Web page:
Momentum Phonostage

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Locked inside the grooves of every vinyl record is the most realistic, most natural, most moving sound one could ever experience. The trick is getting that sound off the record and into your speakers. Dan D’Agostino always found this task challenging … yet irresistible. He knew that no matter how much care he took in the design of his phono preamps, there was always more soul lurking within those grooves. With the Momentum Phonostage, he has finally extracted every last bit of music hidden in even the most microscopic fluctuations in the finest vinyl records.

How did Dan do it? By combining the finest possible analog circuitry with the precision of digital control. Every adjustment is right there on the front panel of the Momentum Phonostage, with its own LED readout. You can reach them easily, without opening up the component, without having to go into onscreen menus, and without having to fuss with DIP switches or analog controls. They practically beg you to experiment! Pushbuttons on the front precisely control gain, resistive loading for the two MC inputs, resistive and capacitive loading for the MM input, and record EQ curve.

Knowing that even the best circuitry is no better than the electricity that powers it, Dan gave the Momentum Phonostage what may well be the cleanest AC power supply ever created for a phono preamp. The Phonostage uses not one, but two separate power supply components: a transformer that sits on the floor, and power rectification and regulation circuits built into the base on which the Phonostage sits. Thus, the sensitive phono preamp circuits are double-isolated from the transformer electrically, and also separated by a safe physical distance.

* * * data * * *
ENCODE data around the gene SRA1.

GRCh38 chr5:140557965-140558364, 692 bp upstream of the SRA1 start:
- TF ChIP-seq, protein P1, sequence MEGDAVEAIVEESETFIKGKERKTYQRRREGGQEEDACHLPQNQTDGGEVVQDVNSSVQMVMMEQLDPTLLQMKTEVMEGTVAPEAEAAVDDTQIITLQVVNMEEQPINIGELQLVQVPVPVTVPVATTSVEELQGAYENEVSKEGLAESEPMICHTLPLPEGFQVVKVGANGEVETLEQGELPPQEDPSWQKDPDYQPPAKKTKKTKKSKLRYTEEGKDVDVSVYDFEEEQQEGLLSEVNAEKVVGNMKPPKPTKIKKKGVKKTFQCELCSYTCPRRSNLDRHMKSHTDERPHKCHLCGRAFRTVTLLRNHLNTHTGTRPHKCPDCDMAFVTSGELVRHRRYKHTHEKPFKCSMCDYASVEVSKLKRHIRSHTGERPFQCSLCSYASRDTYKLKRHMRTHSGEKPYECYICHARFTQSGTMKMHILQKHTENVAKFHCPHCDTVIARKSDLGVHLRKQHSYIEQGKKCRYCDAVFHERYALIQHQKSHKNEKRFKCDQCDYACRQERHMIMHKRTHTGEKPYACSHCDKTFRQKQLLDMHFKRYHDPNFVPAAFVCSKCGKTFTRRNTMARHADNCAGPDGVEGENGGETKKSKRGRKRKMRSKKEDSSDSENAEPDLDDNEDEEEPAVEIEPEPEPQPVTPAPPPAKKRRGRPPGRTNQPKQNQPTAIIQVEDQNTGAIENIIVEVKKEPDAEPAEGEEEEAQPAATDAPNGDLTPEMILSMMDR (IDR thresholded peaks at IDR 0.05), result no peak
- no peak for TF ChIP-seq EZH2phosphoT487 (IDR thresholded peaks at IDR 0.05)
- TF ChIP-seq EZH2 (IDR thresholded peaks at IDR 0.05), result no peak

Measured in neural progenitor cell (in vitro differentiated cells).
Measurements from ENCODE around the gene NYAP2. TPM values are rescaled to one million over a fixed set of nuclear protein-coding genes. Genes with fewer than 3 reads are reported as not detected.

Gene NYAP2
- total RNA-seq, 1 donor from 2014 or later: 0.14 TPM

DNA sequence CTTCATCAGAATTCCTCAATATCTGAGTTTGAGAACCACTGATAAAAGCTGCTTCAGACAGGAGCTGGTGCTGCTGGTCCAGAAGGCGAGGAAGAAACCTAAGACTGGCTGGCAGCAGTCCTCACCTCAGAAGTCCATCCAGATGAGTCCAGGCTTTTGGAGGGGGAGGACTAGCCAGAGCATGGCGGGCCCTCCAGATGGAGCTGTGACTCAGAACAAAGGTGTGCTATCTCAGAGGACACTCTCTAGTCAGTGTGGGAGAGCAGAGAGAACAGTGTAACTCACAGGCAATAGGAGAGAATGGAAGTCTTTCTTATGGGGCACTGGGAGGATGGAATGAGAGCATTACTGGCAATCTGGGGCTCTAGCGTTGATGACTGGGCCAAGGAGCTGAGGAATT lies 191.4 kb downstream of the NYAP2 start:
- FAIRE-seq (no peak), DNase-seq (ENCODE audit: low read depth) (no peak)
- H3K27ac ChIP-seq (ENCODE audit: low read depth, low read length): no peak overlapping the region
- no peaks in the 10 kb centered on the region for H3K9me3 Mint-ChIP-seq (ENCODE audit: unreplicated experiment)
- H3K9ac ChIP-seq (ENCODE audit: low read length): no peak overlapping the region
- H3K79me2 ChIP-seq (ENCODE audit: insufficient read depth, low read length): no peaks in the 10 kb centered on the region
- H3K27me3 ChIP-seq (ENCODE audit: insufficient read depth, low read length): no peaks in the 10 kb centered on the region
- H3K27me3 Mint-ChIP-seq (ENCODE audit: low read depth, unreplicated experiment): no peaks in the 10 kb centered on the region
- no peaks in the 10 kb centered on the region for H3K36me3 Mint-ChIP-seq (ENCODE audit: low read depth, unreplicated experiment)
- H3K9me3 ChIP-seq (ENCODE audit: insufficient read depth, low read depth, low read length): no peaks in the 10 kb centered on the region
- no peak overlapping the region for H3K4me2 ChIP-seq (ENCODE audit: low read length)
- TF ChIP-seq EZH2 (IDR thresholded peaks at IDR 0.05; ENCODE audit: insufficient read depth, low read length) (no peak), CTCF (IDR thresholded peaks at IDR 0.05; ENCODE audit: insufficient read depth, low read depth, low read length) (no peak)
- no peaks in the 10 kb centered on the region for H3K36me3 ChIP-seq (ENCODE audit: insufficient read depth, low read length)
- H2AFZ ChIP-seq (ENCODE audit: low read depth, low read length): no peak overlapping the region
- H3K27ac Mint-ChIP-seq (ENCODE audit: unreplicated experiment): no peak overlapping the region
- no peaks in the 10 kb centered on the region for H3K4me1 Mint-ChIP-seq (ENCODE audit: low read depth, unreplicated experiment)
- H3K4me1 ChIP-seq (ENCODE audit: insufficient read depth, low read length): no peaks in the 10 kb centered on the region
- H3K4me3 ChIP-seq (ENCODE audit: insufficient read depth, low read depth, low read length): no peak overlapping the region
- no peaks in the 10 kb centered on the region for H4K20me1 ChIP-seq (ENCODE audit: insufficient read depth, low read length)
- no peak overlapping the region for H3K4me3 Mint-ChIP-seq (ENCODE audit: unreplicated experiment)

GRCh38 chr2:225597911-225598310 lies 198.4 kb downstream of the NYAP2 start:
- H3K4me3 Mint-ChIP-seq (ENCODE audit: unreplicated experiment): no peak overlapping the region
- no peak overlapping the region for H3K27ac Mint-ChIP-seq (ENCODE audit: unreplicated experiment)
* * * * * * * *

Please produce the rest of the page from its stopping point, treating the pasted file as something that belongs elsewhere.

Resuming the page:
As an audiophile, Dan likes to follow his muse, changing and expanding his system in whatever way the music demands. He can’t stand it when an audio component imposes limitations on his ideas, and that’s why he gave the Momentum Phonostage enough inputs to handle multiple tonearms and even turntables. It has two moving-coil inputs and two moving-magnet inputs, each with XLR and RCA jacks, plus XLR and RCA outputs.

The Momentum Phonostage uses the best parts available (and Dan’s tried most of them), and employs through-hole construction for maximum possible sound quality and reliability. And as with all the other products from Dan D’Agostino Master Audio Systems, each Momentum Phonostage is built by hand in Dan’s Arizona factory, literally within a dozen footsteps of Dan’s desk.


Inputs 4 pr inputs via XLR and RCA



Inputs are selectable from the front panel

Outputs 1 pr Balanced outputs via XLR
Gain 70 dB for MOVING COIL


Input Clipping 1Khz typical for 70cM/sec recorded velocity,

gain trim at “0”

MC 6mV

MM 6mV

Equivalent input noise, 20 to 20 kHz < 60nV

Equivalent input noise current None

Gain adjustment is +/- 6dB and is selectable from the front panel.

Equalization Curves There are five selectable equalization curves available from the front

panel. These include the Standard RIAA equalization curves and 4

alternatives used by various record labels. The available curves are:



RCA orthophonic



Frequency response

Represents the above curves +/- .2 dB from 20 Hz to 20 kHz.

Loads 16 selectable resistive loads for MOVING COIL and MOVINg MAGNET

16 selectable capacitive loads for MOVING MAGNET inputs

Power Supply The base of the phono stage houses critical power supply

rectificaition circuitry while a third chassis houses the power

transformer for maximum isolation from AC-generated

electromagnetic fields.

Dimensions Separate:

Main: 15.5 x 12.75 x 3 1/2

Power Supply: 13.5 x 11 x 2.5

Total Height: 7

Transformer Box: 4 x 10.5 x 2


Ower’s Manual


Stereophile_Dan_DAgostino_Momentum_Phonostage“When I reviewed D’Agostino’s Momentum line preamplifier in the August 2014 issue, I said that it had “delicacy, transparency, three-dimensionality, and especially liquidity and freedom from grain without softening transients-all floating above the blackest backdrops.” All of this was also true of the Momentum Phonostage … the most enticing solid-state phono preamp I’ve reviewed” — Michael Fremer, Stereophile